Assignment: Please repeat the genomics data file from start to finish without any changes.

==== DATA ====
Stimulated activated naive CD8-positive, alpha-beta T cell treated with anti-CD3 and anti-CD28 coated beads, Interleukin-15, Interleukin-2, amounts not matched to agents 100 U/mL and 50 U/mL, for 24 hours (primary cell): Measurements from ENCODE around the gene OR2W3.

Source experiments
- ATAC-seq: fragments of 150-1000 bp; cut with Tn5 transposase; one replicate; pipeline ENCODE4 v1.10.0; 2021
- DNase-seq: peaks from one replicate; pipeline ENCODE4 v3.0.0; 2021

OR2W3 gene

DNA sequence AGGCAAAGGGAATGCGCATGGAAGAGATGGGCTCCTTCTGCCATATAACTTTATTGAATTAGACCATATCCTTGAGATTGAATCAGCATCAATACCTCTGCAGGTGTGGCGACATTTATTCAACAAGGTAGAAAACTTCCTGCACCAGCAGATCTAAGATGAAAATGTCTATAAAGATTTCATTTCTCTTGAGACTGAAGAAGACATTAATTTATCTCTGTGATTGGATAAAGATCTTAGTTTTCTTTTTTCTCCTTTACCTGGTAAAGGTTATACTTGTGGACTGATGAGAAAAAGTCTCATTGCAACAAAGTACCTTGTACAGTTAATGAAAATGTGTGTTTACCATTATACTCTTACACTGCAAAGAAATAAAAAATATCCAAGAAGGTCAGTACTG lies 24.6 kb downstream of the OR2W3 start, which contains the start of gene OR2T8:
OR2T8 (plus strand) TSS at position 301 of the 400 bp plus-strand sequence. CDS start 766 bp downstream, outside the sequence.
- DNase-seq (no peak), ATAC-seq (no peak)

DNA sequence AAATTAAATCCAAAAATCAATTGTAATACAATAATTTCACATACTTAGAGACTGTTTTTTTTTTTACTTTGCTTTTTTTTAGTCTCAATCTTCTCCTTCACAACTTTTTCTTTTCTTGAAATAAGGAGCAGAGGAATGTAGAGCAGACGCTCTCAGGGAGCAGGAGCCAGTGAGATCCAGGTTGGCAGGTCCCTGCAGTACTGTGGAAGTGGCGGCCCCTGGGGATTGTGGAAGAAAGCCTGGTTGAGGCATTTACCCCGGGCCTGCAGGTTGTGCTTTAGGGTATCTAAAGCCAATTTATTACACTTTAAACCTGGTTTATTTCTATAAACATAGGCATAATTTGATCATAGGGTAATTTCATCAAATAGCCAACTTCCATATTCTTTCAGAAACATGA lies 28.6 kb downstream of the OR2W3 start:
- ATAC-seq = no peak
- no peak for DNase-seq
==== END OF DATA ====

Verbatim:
Stimulated activated naive CD8-positive, alpha-beta T cell treated with anti-CD3 and anti-CD28 coated beads, Interleukin-15, Interleukin-2, amounts not matched to agents 100 U/mL and 50 U/mL, for 24 hours (primary cell): Measurements from ENCODE around the gene OR2W3.

Source experiments
- ATAC-seq: fragments of 150-1000 bp; cut with Tn5 transposase; one replicate; pipeline ENCODE4 v1.10.0; 2021
- DNase-seq: peaks from one replicate; pipeline ENCODE4 v3.0.0; 2021

OR2W3 gene

DNA sequence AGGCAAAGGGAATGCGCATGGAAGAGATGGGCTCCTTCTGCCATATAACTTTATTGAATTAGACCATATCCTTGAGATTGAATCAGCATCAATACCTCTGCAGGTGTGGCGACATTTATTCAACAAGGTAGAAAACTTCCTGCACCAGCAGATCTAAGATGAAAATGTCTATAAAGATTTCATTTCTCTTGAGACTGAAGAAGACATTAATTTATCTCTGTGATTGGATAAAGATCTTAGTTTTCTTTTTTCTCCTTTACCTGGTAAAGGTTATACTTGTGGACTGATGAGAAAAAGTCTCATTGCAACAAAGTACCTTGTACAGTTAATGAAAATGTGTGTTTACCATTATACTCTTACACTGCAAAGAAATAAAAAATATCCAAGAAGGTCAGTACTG lies 24.6 kb downstream of the OR2W3 start, which contains the start of gene OR2T8:
OR2T8 (plus strand) TSS at position 301 of the 400 bp plus-strand sequence. CDS start 766 bp downstream, outside the sequence.
- DNase-seq (no peak), ATAC-seq (no peak)

DNA sequence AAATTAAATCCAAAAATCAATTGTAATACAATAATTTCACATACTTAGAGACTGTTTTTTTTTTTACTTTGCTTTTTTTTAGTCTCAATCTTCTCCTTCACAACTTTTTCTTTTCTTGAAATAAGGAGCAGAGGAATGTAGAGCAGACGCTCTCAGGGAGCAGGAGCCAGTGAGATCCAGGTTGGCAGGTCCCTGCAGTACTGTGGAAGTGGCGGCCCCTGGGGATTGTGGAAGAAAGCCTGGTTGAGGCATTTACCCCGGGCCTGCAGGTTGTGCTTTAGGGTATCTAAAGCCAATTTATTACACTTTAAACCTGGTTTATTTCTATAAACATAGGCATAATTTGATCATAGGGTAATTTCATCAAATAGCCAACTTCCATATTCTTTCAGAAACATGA lies 28.6 kb downstream of the OR2W3 start:
- ATAC-seq = no peak
- no peak for DNase-seq